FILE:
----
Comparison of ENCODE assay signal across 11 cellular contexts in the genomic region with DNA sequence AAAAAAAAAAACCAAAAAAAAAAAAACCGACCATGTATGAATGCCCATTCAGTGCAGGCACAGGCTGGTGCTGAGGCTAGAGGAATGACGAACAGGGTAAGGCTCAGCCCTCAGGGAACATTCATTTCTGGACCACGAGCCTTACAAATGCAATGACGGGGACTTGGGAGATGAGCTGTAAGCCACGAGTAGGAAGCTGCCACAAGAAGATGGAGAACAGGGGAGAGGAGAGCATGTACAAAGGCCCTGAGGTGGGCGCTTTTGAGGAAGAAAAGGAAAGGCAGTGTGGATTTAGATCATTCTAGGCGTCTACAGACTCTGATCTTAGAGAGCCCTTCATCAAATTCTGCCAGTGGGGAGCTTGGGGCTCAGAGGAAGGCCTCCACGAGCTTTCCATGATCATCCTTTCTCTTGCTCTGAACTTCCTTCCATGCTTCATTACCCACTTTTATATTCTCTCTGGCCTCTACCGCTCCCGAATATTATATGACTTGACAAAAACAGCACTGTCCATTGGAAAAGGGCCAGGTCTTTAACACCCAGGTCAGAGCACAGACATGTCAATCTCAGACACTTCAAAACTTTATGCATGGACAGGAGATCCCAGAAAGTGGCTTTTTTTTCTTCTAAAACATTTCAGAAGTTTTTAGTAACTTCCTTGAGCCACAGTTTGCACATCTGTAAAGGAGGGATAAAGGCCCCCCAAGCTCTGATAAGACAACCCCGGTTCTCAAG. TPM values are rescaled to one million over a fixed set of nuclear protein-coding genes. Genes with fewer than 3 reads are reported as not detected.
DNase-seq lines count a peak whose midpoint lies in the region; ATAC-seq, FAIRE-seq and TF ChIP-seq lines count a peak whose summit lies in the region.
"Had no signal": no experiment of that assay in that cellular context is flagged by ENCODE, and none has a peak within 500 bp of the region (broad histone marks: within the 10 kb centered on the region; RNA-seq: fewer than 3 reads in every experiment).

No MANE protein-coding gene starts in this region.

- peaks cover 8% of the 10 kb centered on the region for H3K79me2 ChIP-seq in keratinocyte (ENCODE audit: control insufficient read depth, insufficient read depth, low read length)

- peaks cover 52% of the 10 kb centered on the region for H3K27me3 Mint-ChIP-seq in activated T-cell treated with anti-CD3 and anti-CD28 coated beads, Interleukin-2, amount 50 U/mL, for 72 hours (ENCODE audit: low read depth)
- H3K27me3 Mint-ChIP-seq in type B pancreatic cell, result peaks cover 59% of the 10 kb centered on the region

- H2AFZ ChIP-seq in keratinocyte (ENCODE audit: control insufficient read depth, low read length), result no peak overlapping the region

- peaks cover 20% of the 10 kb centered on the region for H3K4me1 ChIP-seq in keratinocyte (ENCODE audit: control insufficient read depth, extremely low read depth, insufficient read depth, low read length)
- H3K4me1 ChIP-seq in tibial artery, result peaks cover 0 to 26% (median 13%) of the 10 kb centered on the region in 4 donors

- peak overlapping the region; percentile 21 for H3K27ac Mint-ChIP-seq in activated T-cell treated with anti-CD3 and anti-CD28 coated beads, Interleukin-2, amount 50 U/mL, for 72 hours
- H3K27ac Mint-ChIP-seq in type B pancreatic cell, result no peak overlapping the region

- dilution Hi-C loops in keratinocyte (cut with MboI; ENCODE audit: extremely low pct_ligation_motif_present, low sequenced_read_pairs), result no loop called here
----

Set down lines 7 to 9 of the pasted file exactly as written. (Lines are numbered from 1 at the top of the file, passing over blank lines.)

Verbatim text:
- H3K27me3 Mint-ChIP-seq in type B pancreatic cell, result peaks cover 59% of the 10 kb centered on the region

- H2AFZ ChIP-seq in keratinocyte (ENCODE audit: control insufficient read depth, low read length), result no peak overlapping the region

- peaks cover 20% of the 10 kb centered on the region for H3K4me1 ChIP-seq in keratinocyte (ENCODE audit: control insufficient read depth, extremely low read depth, insufficient read depth, low read length)